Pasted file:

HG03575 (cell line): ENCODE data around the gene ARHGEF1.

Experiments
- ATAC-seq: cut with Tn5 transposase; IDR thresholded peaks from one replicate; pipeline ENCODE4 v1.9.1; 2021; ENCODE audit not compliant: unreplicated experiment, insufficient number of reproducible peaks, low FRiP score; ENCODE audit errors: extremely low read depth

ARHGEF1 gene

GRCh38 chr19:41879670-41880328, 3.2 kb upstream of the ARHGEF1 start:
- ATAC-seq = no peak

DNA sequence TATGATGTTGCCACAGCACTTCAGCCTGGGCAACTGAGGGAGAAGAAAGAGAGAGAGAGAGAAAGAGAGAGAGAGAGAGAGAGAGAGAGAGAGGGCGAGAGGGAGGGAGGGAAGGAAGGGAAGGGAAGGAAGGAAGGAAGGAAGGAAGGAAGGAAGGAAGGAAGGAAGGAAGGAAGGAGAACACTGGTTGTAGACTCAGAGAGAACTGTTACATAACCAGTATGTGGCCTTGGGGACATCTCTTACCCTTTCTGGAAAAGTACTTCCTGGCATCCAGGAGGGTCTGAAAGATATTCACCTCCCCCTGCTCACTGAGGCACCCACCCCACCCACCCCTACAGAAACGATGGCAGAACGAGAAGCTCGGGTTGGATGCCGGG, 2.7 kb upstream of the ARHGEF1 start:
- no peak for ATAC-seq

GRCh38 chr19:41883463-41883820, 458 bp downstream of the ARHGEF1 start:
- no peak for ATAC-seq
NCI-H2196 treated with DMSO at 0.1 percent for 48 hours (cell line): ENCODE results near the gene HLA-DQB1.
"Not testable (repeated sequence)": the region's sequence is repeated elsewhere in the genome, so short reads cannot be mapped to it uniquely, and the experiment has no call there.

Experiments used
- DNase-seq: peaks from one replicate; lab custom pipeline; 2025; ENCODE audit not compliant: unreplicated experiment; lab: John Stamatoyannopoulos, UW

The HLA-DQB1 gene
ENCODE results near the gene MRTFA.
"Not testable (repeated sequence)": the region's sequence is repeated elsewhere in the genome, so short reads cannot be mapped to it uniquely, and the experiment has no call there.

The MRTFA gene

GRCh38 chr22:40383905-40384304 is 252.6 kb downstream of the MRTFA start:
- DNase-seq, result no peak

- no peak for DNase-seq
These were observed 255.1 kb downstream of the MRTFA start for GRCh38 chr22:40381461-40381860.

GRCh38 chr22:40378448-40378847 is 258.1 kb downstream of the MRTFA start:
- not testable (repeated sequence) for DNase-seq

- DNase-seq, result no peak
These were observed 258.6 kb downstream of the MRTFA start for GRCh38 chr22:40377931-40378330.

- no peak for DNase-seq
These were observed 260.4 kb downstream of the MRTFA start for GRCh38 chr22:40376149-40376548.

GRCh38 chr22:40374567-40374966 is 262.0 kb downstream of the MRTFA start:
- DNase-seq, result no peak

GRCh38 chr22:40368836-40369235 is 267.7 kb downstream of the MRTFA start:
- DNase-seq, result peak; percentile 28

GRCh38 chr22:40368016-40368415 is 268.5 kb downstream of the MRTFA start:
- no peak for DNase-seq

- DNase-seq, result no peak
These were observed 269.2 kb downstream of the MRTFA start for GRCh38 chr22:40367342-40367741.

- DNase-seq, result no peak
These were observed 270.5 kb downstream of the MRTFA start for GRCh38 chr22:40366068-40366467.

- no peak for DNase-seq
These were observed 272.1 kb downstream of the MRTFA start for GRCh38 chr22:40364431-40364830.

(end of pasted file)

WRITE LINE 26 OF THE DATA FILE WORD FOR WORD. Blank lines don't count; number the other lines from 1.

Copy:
These were observed 258.6 kb downstream of the MRTFA start for GRCh38 chr22:40377931-40378330.